Mindy Torres, NYU dining staff member, and John Olivarria, university cook, have been sleeping on a cot on the eighth floor of the Kimmel Center for Student Life since Sunday. Waking up at 5 a.m. and working roughly 12 to 18 hours a day, they have been serving hot meals to thousands of NYU students. Olivarria has been running on three hours of sleep. Torres only speaks to her daughter once a day.
“We go to sleep late, we wake up super duper early, and we make sure [NYU students] have what they need,” Torres said. “They thank us everyday, they appreciate that we’re here, and they acknowledge us, which is really beautiful.”
Torres, along with 60 other NYU dining staff employees and hundreds of NYU students, have flocked to Kimmel for food, electricity and running water. In the wake of Hurricane Sandy, the university closing seven dormitories and buildings south of Midtown losing power late Monday night, students have evacuated to nearby residence halls and university buildings.
Kimmel and Weinstein are two of three NYU buildings in power with dining services currently in full operation. Yesterday, the university served over 12,000 students and 300 university staff members. Because of the size of the NYU student body, serving the community has not been easy. NYU dining managers were shuttled in vans to other dining locations on Monday and Tuesday to salvage any food they could, while workers filed in from the surrounding boroughs. Some biked from East Brooklyn, while others walked from 176th street and Davidson Avenue in the Bronx.
“I am very proud of the team, both the management and the hourly staff,” said George Hellen, senior district manager of ARAMARK. “They’ve worked their butts off. They all felt they were a part of team that could accomplish something.”
Even though dining services in nearby residence halls came to a halt Monday night when NYU lost power, food services at Kimmel and Weinstein have been operating in full force. Sid Wainer, an NYU vendor in Connecticut, replenished Kimmel and Weinstein today with food. Hot meals and cold sandwiches are offered with the help of managers and baristas from Argo Tea and Starbucks who help cook, assemble sandwiches, and serve students waiting in line.
“As students are witnessing, between NYU and New York City, there comes a nice, small, helpful type of community during times of crisis,” said Owen Moore, director of NYU dining services.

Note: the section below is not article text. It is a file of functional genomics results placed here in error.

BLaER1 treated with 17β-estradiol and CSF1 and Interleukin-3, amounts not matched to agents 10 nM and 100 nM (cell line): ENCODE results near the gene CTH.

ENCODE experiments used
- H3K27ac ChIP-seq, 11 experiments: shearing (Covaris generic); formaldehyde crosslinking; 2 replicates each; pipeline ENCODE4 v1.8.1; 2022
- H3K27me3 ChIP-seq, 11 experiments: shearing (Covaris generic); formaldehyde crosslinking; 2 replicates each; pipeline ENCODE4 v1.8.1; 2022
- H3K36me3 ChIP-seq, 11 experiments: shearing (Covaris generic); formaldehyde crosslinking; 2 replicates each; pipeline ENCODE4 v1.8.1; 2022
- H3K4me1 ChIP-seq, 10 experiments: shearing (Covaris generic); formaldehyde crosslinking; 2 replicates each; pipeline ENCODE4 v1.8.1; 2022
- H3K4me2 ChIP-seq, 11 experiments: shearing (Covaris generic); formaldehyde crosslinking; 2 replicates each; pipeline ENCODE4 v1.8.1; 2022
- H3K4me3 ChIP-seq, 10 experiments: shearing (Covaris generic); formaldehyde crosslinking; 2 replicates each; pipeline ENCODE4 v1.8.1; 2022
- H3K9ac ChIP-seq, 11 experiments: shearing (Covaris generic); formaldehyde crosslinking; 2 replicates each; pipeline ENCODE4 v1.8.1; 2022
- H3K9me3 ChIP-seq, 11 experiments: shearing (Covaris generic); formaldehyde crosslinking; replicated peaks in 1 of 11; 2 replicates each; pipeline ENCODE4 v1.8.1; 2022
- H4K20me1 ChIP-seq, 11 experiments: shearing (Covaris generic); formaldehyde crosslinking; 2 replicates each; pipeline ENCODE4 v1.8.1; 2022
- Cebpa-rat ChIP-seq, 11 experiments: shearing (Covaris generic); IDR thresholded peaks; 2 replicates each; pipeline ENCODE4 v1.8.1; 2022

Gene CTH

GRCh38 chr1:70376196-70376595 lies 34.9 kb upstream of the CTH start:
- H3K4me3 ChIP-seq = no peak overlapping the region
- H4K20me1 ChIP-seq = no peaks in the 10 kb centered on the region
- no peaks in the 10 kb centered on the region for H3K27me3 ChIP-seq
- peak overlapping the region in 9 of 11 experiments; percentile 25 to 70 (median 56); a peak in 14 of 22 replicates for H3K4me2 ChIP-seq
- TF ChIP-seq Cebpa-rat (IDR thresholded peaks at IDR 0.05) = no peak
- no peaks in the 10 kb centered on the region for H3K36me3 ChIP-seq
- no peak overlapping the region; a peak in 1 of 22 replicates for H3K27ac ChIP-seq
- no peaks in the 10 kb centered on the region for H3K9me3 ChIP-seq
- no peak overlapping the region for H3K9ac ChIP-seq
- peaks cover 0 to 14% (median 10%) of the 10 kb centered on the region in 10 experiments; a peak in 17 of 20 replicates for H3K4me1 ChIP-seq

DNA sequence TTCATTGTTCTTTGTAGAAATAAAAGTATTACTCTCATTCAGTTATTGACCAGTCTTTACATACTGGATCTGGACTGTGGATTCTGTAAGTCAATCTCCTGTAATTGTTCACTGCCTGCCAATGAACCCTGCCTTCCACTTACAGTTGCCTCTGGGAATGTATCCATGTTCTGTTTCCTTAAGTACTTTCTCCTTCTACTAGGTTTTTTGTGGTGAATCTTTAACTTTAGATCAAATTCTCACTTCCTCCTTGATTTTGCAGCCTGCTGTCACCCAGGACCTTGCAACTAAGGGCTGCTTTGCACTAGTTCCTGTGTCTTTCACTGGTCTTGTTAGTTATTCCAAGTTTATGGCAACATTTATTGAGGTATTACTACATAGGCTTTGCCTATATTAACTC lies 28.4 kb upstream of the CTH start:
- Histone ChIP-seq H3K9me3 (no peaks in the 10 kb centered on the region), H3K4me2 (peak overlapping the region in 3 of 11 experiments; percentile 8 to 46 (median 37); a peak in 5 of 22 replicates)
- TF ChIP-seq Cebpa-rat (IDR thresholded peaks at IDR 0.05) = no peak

Though the lines for food may be long and the situation stressful, the atmosphere has remained lively and optimistic. Olivia Thompson-Bessett, Tisch junior, was able to find vegetarian options to accommodate her dietary needs and appreciates the NYU dining staff for their hard work.
“Kudos to the dining staff for working through this,” Thomspon-Bessett said. “They’ve been so helpful while we’re just hanging out here [at Kimmel].”
As the dining staff continues to work around the clock to feed the NYU community housed in dorms and university buildings throughout Greenwich Village, NYU vendors and main suppliers will resume their regular food deliveries starting tomorrow. In the coming days, all NYU dining locations will be cleaned and sanitized in preparation for a restoration of power to lower Manhattan. Once electricity returns, Moore anticipates at least 12 to 24 hours of planning in order for dining halls to reopen, allowing for products to come in, be stored, and prepared. Not all dining halls will reopen at once, Moore said, but their main priority will be larger locations.
“I want to let the students know that NYU dining, university student affairs, public safety, and facility management are working extremely hard to make this current situation as pleasant as possible for everyone,” Moore said. “For the students, we appreciate their support and their patience. As soon as we can, we want to get things back to normal as soon as possible.”
If NYU faces a similar situation in the future, dining operations will convert to a more banquet buffet style of service from the beginning.
“We did this on the second day of the power outage, and it greatly reduced waiting time for students and speeded up service,” Hellen said. “Though our intention to operate normally was noble in my view it wasn’t realistic given the sheer numbers of customers we had to service out of only two locations.”
Additional reporting by Esha Ray. Kristina Bogos is a staff writer. Email her at email@example.com.